How to Make a Platformer Game with Cocos2D-X

Cocos2d-X Tutorial

Now that you’ve had a C++ refresher, it’s time to get a grasp on the basics of Cocos2d-X.

In this chapter, we will be learning how to create a scene, load a sprite and drag it around via touch control (or mouse control in the case of Windows, Mac or Linux platforms). It’s simple stuff and I’m sure you’ll get the hang of it quickly.

SpriteDraggerX on GitHub

To follow along, please get the source code and project files for SpriteDraggerX. It's a minimal Cocos2d-X project showing how to drag a sprite around the screen.

SpriteDraggerX uses RapidGame's prebuilt Cocos2D-X libraries. Make sure you have Node and Git, then:

sudo npm install rapidgame -g
rapidgame prebuild
cd SpriteDraggerX
rm lib
rapidgame init .

This will symlink a lib folder to RapidGame's prebuilt headers and libraries. You'll then be able to compile and run SpriteDraggerX.

Note that SpriteDraggerX is an iOS-only project. The point is to teach you the basics of Cocos2d-X without overwhelming you with the details of creating multiple projects for multiple platforms. Rest assured though, we will be covering multiple platforms in a later chapter.

The SpriteDraggerX project opened in Xcode

A Basic Cocos2d-X Project

Open up the project's SpriteDragger.xcodeproj file. This project is intended to be the simplest possible Cocos2d-X code, so there are no extraneous files whatsoever.

The project includes:

  • main.m: Launches the app and creates the application delegate.
  • App.h/.mm: The application delegate. Sets up Cocos2d-X and passes control to SpriteDragger.
  • SpriteDragger.h/.cpp: A subclass of Cocos2d-X's Application object. Creates a blank Scene and a Layer object as its child.
  • MyLayer.h/.cpp: A Layer subclass containing a sprite and a background layer object. The MyLayer object handles the touch input and drags the sprite around the screen, animating a little drop effect when the sprite is finished dragging.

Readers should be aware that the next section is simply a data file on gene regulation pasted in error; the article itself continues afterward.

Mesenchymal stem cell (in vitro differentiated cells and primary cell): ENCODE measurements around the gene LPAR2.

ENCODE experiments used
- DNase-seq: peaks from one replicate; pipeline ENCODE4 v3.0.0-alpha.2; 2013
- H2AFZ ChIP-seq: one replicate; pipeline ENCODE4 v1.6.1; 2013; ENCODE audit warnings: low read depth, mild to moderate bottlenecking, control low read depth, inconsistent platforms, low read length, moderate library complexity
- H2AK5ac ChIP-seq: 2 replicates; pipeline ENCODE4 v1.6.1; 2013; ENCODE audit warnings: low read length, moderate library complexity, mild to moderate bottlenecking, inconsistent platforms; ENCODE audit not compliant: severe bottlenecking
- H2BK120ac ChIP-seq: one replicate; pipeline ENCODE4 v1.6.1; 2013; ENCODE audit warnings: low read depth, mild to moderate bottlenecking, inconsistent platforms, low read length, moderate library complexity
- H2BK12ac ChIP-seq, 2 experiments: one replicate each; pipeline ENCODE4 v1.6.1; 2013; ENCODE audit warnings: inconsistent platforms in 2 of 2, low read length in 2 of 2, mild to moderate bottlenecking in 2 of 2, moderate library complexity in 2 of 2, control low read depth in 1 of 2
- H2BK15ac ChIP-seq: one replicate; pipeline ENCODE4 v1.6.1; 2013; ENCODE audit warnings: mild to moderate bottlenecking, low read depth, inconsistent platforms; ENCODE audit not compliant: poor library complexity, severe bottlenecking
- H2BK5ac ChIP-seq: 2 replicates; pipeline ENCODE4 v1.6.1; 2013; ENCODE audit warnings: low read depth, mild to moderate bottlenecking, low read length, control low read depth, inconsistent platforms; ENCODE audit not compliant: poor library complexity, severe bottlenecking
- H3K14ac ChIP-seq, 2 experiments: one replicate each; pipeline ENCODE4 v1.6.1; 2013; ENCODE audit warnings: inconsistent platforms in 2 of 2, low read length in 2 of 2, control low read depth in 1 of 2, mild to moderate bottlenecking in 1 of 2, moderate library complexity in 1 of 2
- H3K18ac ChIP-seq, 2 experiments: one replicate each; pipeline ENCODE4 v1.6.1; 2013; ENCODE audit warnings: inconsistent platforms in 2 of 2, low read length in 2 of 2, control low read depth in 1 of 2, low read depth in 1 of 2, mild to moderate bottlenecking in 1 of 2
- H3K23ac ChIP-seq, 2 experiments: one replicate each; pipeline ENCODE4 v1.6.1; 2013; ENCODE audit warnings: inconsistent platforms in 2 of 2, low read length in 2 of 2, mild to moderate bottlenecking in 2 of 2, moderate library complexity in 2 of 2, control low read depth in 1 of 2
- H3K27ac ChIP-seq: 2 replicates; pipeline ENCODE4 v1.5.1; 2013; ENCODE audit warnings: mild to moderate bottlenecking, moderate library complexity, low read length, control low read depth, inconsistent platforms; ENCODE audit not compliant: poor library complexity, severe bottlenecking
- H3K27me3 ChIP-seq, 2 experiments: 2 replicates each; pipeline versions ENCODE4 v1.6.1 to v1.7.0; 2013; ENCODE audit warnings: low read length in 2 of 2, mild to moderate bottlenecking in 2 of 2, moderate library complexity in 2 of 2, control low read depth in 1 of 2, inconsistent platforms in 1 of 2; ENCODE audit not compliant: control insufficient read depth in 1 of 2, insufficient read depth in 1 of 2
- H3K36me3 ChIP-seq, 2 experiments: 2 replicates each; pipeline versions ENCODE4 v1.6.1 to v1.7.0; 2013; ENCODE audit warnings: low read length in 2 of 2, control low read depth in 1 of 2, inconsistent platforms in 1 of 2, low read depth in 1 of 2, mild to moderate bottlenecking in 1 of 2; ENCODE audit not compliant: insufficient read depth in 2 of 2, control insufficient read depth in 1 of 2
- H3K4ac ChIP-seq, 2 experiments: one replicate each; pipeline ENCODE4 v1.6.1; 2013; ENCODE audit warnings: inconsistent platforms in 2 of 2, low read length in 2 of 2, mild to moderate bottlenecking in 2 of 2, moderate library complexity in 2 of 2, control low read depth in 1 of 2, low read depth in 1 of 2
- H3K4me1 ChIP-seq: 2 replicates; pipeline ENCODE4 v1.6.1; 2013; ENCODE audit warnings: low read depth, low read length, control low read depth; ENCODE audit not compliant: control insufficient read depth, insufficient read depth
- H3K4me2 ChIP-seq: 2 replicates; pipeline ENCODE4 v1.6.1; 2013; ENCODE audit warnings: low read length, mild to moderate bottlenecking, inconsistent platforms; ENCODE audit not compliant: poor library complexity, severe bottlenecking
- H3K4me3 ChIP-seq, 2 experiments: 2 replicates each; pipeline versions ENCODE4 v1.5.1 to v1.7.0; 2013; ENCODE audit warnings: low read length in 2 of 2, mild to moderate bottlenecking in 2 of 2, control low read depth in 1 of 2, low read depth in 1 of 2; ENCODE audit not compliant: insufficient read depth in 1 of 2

• Sprite.png: The sprite to be dragged.

The sprite we will be dragging around

Make sure you've run the setup instructions above to create the proper lib folder symlink, then click Xcode's Run button and test out the project.

Drag the sprite around the screen. When you drop it, a little scaling animation will be played.

The SpriteDragger app in action... suspenseful action

The App Delegate

iOS apps generally start with an app delegate object.

A delegate is simply an object which implements a few known methods. In Objective C, they are written using protocols. In C++, they are pure virtual classes.

In the case of an iOS app delegate, the first and most important method to implement is called applicationDidFinishLaunching. It is called when (obviously) the application has finished launching. This is where your app takes control and goes about its purpose.

SpriteDraggerX's app delegate is contained in App.h and Give these files a skim. You'll see that the app delegate sets up the window, the OpenGL view and Cocos2d-X in the setupGraphics method.

After the graphics are set up, it runs the shared Application, which happens to be the SpriteDragger object contained in SpriteDragger.h/.cpp.

Scenes (cocos2d::Scene)

The SpriteDragger object simply creates a blank Scene and then adds a MyLayer (subclass of Layer) object as a child.

bool SpriteDragger::applicationDidFinishLaunching()
  // create a generic scene
  auto scene = Scene::create();
  // add the layer
  auto layer = new MyLayer;
  scene->addChild(layer, 1);
  layer->release(); // addChild() retained so we release
  // run the first scene
  return true;

So what are scenes and layers?

Scenes define different modes of your game. You might have a main menu in one scene and the actual game in another. Cocos2d-X makes it really easy to run, swap, push, pop and transition between scenes.